US president Joe Biden, when prodded on whether the missile that landed in Poland was Ukrainian, said that Zelensky’s comments did not amount to evidence as NATO and Poland concluded that the missile was probably a stray fired by Ukraine‘s air defences.

NATO ambassadors held emergency talks on Wednesday to respond to Tuesday’s blast that killed two people at a grain facility in Poland near the Ukrainian border, the war‘s first deadly extension into the territory of the Western alliance.

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“From the information that we and our allies have, it was an S-300 rocket made in the Soviet Union, an old rocket and there is no evidence that it was launched by the Russian side,” Polish president Andrzej Duda said.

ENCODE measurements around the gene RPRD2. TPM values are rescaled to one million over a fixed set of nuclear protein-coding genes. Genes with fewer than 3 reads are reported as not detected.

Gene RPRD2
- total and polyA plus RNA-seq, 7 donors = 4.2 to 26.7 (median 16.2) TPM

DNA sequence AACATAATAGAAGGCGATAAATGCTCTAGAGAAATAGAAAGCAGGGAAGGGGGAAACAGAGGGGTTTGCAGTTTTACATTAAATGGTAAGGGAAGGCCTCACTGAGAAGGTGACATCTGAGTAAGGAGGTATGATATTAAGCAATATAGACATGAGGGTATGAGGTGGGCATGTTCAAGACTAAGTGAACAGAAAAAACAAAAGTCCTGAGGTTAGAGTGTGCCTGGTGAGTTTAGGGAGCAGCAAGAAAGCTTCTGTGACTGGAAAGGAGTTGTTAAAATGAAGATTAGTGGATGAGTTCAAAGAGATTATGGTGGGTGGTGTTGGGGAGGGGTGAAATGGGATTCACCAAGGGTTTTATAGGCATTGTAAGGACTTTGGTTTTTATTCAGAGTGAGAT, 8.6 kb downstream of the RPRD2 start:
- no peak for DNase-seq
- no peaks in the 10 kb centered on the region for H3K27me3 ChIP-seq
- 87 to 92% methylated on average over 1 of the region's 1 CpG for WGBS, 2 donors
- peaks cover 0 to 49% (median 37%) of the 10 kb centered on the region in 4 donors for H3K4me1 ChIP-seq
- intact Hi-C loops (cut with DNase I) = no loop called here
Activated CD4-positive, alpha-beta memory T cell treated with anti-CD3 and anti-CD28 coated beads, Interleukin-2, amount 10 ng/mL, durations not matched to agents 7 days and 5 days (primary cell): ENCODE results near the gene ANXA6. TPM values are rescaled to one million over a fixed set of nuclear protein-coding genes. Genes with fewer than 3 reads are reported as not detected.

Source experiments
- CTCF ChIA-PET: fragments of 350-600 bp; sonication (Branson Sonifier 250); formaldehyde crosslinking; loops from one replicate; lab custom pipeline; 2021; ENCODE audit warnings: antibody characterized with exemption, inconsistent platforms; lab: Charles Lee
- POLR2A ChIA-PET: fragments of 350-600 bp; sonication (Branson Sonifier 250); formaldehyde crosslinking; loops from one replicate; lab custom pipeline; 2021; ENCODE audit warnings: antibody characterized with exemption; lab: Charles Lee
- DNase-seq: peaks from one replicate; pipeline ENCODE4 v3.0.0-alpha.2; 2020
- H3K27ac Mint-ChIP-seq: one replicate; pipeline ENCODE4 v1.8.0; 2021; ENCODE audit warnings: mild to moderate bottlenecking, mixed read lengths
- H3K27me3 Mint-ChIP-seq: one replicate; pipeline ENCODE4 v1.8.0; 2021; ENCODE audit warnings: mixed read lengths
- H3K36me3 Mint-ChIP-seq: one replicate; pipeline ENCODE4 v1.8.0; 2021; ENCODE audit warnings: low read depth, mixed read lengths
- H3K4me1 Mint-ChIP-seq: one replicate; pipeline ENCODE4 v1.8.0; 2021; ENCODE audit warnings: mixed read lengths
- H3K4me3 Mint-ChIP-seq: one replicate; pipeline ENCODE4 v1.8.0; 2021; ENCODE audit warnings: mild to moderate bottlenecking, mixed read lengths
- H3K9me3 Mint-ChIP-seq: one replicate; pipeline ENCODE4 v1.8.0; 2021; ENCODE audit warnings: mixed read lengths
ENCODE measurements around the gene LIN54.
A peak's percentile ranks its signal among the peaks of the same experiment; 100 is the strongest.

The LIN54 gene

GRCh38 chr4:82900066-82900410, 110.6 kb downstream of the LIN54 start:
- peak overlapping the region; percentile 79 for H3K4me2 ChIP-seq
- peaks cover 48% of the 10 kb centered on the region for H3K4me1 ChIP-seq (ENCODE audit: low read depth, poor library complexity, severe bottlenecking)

It is highly probable that it was fired by Ukrainian anti-aircraft defence, the president added.

NATO’s chief said that Russia, not Ukraine, was still to blame for starting the war with its February invasion and launching scores of missiles that triggered Ukrainian defences.

“This is not Ukraine‘s fault. Russia bears ultimate responsibility as it continues its illegal war against Ukraine,” NATO secretary-general Jens Stoltenberg said adding that it was likely to have been a Ukrainian air defence missile.

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Earlier, US President Joe Biden had said the trajectories suggested the missile was unlikely to have been unleashed from Russia as Moscow continued to deny responsibility.

Ukrainian president Volodymyr Zelenskiy has although said. “I have no doubt that it was not our missile” adding that he based his conclusion on reports from Ukraine‘s military which he “cannot but trust”, without giving any evidence for his position.

Zelensky urged that Ukraine be included in the investigation of the explosion site in Poland in order to determine the facts.